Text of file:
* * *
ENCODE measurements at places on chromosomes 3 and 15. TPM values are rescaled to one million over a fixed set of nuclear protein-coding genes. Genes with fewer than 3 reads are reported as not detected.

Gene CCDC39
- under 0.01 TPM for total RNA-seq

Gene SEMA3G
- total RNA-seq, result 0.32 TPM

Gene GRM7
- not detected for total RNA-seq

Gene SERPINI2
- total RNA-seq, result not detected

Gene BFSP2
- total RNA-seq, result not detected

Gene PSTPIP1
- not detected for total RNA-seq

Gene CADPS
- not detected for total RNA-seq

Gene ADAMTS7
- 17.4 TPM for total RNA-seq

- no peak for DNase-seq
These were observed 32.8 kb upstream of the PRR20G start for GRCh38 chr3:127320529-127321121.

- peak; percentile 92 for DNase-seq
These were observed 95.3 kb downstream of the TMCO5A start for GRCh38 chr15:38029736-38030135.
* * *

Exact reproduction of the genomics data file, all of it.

ENCODE measurements at places on chromosomes 3 and 15. TPM values are rescaled to one million over a fixed set of nuclear protein-coding genes. Genes with fewer than 3 reads are reported as not detected.

Gene CCDC39
- under 0.01 TPM for total RNA-seq

Gene SEMA3G
- total RNA-seq, result 0.32 TPM

Gene GRM7
- not detected for total RNA-seq

Gene SERPINI2
- total RNA-seq, result not detected

Gene BFSP2
- total RNA-seq, result not detected

Gene PSTPIP1
- not detected for total RNA-seq

Gene CADPS
- not detected for total RNA-seq

Gene ADAMTS7
- 17.4 TPM for total RNA-seq

- no peak for DNase-seq
These were observed 32.8 kb upstream of the PRR20G start for GRCh38 chr3:127320529-127321121.

- peak; percentile 92 for DNase-seq
These were observed 95.3 kb downstream of the TMCO5A start for GRCh38 chr15:38029736-38030135.